A woman living near the North Pole shared the great lengths she must go to just to walk her dog in the middle of the afternoon.
Adventure time! A woman living near the North Pole shared the great lengths she must go to just to walk her dog, a Finnish Lapphund named Grim, in the middle of the afternoon
Cold! Swedish native Cecilia Blomdahl lives in Svalbard, a Norwegian archipelago that is one of the world’s northernmost inhabited areas and is well below freezing in the winter
Quite a look! When she goes outside to walk her dog, she layers thermals with expedition pants and a down jacket — and then adds a headlamp because the winter is dark round-the-clock
‘When walking your dog is an expedition,’ Cecilia says in introduction to a recent viral TikTok video.
And whenever they go out in the winter, there is a lot of preparation to deal with the weather, the lack of daylight, and the wild animals.
‘It’s starting to get really cold here and it’s pitch black 24/7,’ Cecilia says, explaining that she needs to layer up with lots of clothes.
The local temperature averages 6.8 degrees Fahrenheit in the winter to 42.8 degrees Fahrenheit in the summer.
She wears thermals, expedition pants, and a down jacket to stay warm. She also adds a hat and a scarf covering most of her face.
Just as important is the ‘Teletubby headlight’ on her head, which lights the way because it’s totally dark outside — and there aren’t exactly street lamps.
Safety first! She also has to bring a rifle in case she encounters a polar bear
Visibility: Dogs also need to wear the proper gear like reflective vests and lights
Unreal! This is what it looks like outside of her cabin at 4 in the afternoon in November and Devember
‘And of course, that’s not enough. We have polar bears here, so we have to bring a rifle with us ever time we’re outside,’ she says, showing herself strapping the gun on.
The dogs need gear too, and she dresses them up in reflective neon vests and lights.
‘The dogs are obviously invisible in the dark, so I put a bunch of blinkies and hi-[visibility] vests on them so I can actually see them when they run away from me,’ she says.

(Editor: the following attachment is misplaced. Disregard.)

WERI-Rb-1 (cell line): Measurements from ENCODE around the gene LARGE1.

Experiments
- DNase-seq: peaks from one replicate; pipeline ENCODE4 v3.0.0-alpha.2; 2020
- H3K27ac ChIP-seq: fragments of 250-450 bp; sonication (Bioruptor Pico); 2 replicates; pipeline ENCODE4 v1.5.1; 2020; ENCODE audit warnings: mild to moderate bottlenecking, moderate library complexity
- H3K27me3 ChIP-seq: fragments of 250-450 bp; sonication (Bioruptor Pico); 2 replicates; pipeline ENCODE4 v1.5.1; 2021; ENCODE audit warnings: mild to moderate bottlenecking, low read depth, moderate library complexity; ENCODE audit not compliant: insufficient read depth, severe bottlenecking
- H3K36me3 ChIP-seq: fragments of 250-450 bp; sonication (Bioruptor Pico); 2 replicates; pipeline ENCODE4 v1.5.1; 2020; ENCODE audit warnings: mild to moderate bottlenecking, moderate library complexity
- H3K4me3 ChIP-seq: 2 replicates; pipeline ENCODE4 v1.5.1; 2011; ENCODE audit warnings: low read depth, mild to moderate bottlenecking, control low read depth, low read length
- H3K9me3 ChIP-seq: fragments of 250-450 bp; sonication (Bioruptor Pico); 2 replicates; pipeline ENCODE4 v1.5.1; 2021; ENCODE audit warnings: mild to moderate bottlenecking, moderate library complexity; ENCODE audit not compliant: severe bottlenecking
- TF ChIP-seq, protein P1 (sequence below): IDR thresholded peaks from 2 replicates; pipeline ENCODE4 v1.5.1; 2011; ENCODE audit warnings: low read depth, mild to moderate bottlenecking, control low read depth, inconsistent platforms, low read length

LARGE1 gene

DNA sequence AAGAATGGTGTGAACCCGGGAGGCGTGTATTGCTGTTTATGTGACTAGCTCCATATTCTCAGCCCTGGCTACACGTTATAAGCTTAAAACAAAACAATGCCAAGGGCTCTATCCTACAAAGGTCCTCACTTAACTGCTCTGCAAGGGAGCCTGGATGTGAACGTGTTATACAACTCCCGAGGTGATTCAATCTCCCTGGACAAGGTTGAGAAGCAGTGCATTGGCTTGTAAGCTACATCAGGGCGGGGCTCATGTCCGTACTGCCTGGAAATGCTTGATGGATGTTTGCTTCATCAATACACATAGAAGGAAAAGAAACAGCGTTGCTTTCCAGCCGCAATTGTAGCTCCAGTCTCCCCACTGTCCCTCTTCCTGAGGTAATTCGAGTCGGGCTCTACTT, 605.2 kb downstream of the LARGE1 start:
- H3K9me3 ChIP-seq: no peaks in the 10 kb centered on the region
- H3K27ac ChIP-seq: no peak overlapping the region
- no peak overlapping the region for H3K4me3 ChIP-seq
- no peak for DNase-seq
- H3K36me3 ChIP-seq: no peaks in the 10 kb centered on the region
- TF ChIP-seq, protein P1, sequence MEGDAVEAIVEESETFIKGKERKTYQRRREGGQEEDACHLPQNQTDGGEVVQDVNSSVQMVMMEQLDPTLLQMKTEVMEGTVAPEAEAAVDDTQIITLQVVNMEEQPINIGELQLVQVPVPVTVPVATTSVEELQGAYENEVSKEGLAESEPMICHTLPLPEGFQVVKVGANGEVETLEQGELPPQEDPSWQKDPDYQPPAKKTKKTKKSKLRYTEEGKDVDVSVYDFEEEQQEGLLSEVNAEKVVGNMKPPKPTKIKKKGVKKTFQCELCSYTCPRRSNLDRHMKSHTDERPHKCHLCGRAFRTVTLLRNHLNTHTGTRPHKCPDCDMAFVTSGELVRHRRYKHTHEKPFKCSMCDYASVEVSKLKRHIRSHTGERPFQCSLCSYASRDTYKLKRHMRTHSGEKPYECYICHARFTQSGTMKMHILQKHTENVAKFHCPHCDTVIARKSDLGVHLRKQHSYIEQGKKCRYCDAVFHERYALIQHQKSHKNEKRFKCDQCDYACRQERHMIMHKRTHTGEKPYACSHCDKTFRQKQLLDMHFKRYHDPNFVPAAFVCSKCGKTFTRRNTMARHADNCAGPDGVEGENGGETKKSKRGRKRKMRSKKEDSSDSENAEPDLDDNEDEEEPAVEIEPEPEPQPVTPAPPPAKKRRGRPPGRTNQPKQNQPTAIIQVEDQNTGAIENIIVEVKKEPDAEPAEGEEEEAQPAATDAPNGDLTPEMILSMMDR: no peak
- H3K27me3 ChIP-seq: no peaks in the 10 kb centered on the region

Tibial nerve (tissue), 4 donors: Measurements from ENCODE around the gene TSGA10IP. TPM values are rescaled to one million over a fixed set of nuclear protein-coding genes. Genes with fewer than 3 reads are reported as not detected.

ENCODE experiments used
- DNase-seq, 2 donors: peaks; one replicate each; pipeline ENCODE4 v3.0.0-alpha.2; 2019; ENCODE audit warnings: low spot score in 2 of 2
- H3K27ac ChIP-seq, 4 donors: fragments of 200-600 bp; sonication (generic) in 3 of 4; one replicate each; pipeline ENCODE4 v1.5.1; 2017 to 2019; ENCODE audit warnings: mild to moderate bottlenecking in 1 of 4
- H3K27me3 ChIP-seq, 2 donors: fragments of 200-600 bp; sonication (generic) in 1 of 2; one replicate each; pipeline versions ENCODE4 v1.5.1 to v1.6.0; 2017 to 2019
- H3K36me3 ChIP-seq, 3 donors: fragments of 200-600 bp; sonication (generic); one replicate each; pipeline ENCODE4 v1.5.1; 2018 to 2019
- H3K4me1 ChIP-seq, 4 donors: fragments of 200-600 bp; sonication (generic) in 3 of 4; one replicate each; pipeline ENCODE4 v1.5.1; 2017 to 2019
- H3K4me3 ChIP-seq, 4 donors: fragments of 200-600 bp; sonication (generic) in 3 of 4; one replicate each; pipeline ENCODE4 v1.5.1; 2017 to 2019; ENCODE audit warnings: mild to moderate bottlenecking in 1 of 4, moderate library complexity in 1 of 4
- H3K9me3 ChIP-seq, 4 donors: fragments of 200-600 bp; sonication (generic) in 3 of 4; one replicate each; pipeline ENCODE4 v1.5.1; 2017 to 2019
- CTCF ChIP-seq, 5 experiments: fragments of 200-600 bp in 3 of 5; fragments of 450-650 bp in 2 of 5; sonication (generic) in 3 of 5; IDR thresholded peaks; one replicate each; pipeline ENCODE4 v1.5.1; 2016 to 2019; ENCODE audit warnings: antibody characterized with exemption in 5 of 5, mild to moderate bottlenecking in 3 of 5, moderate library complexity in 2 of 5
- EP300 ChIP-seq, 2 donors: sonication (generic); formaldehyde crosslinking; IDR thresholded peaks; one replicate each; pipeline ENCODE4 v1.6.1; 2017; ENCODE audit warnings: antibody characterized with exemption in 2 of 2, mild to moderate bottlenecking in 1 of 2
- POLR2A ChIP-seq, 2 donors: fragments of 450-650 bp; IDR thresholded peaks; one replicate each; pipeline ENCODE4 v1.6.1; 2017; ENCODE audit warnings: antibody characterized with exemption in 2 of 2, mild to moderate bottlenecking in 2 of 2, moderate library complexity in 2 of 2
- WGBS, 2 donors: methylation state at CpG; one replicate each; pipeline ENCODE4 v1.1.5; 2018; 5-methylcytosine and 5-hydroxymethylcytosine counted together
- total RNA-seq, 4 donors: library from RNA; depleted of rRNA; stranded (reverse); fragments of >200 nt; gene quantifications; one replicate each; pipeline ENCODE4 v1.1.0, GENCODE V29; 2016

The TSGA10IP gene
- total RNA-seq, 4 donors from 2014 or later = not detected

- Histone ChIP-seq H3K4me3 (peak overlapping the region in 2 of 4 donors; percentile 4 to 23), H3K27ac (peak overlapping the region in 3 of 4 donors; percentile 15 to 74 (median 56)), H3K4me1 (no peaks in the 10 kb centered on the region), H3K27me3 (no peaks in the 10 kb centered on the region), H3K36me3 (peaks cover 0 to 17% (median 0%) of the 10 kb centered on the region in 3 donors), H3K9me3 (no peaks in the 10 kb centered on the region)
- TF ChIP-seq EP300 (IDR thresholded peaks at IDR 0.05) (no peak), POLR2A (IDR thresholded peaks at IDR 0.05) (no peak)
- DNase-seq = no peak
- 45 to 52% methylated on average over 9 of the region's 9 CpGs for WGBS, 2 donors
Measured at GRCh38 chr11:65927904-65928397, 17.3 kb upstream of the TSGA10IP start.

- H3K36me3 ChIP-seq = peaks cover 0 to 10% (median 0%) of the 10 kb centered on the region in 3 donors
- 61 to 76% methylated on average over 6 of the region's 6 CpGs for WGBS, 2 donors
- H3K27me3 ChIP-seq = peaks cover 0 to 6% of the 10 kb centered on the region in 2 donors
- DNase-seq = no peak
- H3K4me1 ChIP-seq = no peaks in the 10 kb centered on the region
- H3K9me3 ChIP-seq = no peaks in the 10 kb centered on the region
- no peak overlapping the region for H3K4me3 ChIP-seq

When she steps outside, she shows off the ‘beautiful weather’ that meets her at 4 p.m. It is completely dark, with snow coming down and already packed high on the ground.
While she might be freezing, the dogs actually love it. They race her back to the cabin, stopping a lot along the way to play in the snow.
Snow dog: Luckily, her dog is a fan of the weather and loves to play in the snow
BFFs! Sometimes she takes out another dog who lives in a nearby cabin
Cecilia moved to Svalbard five years ago, and what was supposed to be a temporary stay turned into a much longer one.
She and her boyfriend have a cabin with electricity but no running water, and can reach the nearest settlement, Longyearbyen, with a 15-minute drive.
Her dog is a fan of the area, too. She told
You can see the excitement in his eyes when he gets to run around in the snow, or pull me along when I’m on skis, or when he sees a reindeer that he wants to go say hi to,’ she added.
‘It’s SO important to choose a dog after it’s characteristics and what weather they are adapted to, and not by the look of them,’ she went on.
‘A Finnish Lapphund, for example, is the perfect Svalbard dog. They are made for cold harsh winters, have super thick fur, and can sleep outside in cold weather without a problem, and they generally enjoy outdoor activities such as hiking, sledding, etc.